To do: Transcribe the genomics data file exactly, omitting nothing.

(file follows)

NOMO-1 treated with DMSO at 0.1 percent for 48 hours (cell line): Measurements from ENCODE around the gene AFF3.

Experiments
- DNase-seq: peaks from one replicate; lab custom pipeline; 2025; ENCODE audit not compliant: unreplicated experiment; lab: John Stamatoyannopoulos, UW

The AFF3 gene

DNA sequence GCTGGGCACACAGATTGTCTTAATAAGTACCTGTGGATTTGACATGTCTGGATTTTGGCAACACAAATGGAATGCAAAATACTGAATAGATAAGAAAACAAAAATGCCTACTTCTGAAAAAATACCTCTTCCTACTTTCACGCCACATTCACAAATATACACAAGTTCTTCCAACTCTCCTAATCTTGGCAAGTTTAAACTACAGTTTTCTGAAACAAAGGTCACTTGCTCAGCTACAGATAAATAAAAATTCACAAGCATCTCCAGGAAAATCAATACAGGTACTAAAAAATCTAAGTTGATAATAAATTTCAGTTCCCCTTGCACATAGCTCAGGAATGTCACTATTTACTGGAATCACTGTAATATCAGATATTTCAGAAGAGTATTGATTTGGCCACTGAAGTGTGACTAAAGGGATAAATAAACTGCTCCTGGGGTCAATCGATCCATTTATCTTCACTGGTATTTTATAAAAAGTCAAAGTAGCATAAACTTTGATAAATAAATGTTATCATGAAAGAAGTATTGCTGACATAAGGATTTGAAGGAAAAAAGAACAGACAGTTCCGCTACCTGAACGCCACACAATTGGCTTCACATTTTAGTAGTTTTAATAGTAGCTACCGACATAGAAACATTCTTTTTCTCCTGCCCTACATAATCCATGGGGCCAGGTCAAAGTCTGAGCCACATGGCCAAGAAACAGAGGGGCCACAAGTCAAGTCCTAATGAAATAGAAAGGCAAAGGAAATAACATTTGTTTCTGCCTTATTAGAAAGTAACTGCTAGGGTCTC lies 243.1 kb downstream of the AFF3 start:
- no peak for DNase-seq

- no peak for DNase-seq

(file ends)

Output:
NOMO-1 treated with DMSO at 0.1 percent for 48 hours (cell line): Measurements from ENCODE around the gene AFF3.

Experiments
- DNase-seq: peaks from one replicate; lab custom pipeline; 2025; ENCODE audit not compliant: unreplicated experiment; lab: John Stamatoyannopoulos, UW

The AFF3 gene

DNA sequence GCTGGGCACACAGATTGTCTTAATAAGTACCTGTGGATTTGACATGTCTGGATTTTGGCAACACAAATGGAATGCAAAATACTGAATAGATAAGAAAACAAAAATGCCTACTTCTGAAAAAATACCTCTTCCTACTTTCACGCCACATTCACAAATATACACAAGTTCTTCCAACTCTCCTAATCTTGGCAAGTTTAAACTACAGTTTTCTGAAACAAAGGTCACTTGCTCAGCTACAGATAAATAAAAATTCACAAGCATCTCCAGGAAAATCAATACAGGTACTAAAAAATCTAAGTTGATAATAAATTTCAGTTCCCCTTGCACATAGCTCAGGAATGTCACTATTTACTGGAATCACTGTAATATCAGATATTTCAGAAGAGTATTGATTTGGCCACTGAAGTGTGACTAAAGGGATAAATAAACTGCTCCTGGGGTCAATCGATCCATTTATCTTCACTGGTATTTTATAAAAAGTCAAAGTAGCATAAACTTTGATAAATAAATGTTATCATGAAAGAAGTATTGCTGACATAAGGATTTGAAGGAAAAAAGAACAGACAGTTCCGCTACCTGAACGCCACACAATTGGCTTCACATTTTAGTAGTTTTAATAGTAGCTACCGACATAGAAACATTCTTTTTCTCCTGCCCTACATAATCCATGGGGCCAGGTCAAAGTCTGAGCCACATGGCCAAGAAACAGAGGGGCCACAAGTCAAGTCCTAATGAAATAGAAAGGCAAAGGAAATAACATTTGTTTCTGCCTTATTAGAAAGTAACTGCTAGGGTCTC lies 243.1 kb downstream of the AFF3 start:
- no peak for DNase-seq

- no peak for DNase-seq